Picnic at the end of the Wolds: Sewerby Hall

When thinking of the best place to enjoy a picnic in the UK, Bridlington wouldn’t immediately spring to many people’s mind. Situated just to the north of the town, however, is Sewerby Hall and it’s been voted the place in the country where most people would like to tuck into a scotch egg and a packet of Monster Munch. It may seem unlikely but it really is a wonderful spot.

Sewerby Hall was designed and built between 1714 and 1720, although the Sewerby (or Sywardby) family owned and lived on the land for many hundreds of years before this. It was built on and developed further for another 200 years and the end result is a handsome hall complete with orangery, walled garden and bandstand, set in hundreds of acres of formal gardens and parkland.

As the Hall and gardens have been in the public keep since the 1930’s it can feel a little more tired than other stately homes (such as Castle Howard) but what cannot be criticised is the setting. Visit on any average Sunday in Summer and you will be treated to a visual and aural sensorama. The hall faces the North Sea and the early morning mist clearing off the lawns reveals a cricket pitch and bowling greens perched on the edge of the cliffs that mark the end of the Yorkshire Wolds. There are usually weekend games on both as well as a brass band playing in the bandstand, events in the Orangery (the Bridlington branch of the marvellously-named British Cactus and Succulent Association are regular users) and very often there is a vintage car rally of some sort on the back lawns. The grounds also host regular music, drama and dance events in the evening so it’s easy to see why a picnic enjoyed virtually anywhere in the grounds would be as enjoyable and memorable here as anywhere else in the UK.

In fact, Sewerby Hall won Best Picnic spot in the UK in 2008 and 2009 and the sight of happy picnickers happily picnicking all over the grounds attests to how perfectly suited the place is to the title. It’s perfect for outdoor dining, with sun, shade, fresh air, green grass and picture perfect, quintessentially English sights wherever you look.

Post-prandial delights also abound. There is a small but well-kept zoo and aviary where the kids can see penguins, monkeys, wallabies, peacocks and tropical birds. There are also some gorgeous Koi carp in pools at the entrance to the walled garden, one of the nicest places in the entire grounds. The walled garden itself is a delight, with flower beds surrounded by miniature box hedges, a calming rose garden and handsome Victorian-era glasshouses in which adults with learning disabilities grow various fruit and veg, including some unbelievably enormous tomatoes. They also run a small nursery from which visitors can purchase plants and saplings for extremely reasonable prices. An hour spent in the formal gardens, gravel crackling under foot and the scent of flowers filling the air is an hour wonderfully whiled away. Of all the parts of Sewerby, it’s the place where it’s easiest to imagine how life must have been a couple of hundred years ago.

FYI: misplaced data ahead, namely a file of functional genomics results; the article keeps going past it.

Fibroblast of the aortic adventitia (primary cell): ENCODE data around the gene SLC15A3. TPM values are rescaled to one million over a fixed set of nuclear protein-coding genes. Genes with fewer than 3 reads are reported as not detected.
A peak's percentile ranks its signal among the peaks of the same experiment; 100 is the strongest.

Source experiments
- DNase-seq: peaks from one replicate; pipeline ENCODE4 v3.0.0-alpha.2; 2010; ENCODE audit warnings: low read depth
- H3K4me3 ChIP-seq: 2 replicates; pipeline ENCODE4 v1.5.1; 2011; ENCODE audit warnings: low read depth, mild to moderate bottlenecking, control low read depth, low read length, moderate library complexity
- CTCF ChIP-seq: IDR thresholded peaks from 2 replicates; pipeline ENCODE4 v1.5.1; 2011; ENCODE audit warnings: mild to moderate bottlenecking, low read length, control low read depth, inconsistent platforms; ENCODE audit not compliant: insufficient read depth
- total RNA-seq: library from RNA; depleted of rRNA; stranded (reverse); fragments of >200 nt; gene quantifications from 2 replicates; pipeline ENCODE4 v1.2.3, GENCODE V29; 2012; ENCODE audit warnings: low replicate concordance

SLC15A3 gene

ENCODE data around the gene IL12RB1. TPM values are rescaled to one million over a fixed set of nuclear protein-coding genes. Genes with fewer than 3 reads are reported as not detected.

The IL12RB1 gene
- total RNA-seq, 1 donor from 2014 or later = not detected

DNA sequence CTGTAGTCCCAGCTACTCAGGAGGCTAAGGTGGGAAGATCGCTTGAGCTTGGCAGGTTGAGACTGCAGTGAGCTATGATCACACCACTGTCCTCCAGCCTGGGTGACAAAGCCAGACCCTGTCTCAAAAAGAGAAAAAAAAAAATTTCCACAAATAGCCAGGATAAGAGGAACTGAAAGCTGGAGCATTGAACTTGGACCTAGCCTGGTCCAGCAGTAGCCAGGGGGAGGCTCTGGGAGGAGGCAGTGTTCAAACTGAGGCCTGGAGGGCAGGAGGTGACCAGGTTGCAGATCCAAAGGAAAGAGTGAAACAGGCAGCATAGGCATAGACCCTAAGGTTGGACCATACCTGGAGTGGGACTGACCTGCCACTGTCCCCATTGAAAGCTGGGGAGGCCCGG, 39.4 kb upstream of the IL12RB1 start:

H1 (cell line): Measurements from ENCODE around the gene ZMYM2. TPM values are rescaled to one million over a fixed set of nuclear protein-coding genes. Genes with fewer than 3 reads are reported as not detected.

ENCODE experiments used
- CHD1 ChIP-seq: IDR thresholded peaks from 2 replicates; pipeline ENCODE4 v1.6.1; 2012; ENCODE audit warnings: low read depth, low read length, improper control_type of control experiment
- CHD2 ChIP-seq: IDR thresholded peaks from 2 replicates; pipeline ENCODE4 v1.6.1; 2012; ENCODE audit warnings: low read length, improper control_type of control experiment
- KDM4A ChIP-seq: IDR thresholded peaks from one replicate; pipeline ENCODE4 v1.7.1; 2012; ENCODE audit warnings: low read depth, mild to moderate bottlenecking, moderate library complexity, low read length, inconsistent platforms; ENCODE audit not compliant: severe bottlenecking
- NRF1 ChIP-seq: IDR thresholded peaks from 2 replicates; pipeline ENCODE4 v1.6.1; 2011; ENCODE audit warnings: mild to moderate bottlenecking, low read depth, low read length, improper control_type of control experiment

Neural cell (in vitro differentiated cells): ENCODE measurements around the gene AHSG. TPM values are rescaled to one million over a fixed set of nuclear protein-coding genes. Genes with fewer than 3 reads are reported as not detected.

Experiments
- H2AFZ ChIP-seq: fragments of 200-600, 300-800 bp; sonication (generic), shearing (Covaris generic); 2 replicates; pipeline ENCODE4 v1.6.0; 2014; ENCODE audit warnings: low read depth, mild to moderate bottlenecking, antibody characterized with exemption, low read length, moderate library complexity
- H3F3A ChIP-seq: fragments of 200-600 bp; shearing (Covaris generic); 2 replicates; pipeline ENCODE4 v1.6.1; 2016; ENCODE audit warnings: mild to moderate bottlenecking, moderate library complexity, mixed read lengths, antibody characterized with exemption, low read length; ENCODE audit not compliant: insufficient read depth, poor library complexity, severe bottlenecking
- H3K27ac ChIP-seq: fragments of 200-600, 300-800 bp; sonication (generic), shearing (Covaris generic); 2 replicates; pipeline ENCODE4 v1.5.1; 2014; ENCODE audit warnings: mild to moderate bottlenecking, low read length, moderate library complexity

Back through the formal garden – featuring tree carvings by Hull resident sculptress Jacky Ward Lomax – is the house itself. The Hall was built under the supervision of the then owner, John Graeme, and it was his family that tended and extended the property until it was finally sold to the public in 1934. No-one would claim it’s the grandest seat in Yorkshire but it is handsome and consistently designed and, as it has never fallen foul to the ever-present scourge of the country home – fire, it is in a relatively unspoilt state.

Incorporated into the house is a museum dedicated to aviation heroine Amy Johnson. Johnson was born in East Yorkshire – Hull, in fact – and opened the Hall to the public in 1936 after it moved into council ownership. The museum houses a collection of mementoes and souvenirs gifted to Sewerby Hall by the Johnson family in 1959, some 16 years after she died. Perhaps the most touching items in the collection are the pieces donated by a public still very affectionate toward her achievements so long after her passing.

There are other fine rooms, many of which have been lovingly restored over the past few decades and now provide inspiring setting for marriages and special events. There is design from the Regency and Georgian periods and rococo and Corinthian detailing. Most of the rooms are open to the public and those that are show that the past owners of the Hall had great style and taste to match their undoubted wealth.

As well as touring the Hall there is the opportunity to travel the two miles along the coast to Bridlington on the land train. The train is, of course, not a train at all but let’s not spoil the kids’ fun. It truddles along at not much more than walking pace and allows it’s passengers to enjoy views of the sea and the beaches while wallowing in a false air of superiority over those on foot.

As you travel back on the land train from a couple of hours candy-flossing and promenading in Brid, the curve of the coast reveals the chalk cliff faces rising in front of you. This is the end (or the start, depending on how you look at it) of the Yorkshire Wolds. The Wolds have two great markers punctuating their start and end – one is the Humber Bridge, the other is Sewerby Hall, a truly great Yorkshire day out.

Dave Lee

Pics are here:  http://www.flickr.com/photos/60126894@N07/sets/72157627337511605/

Please credit Dave Lee

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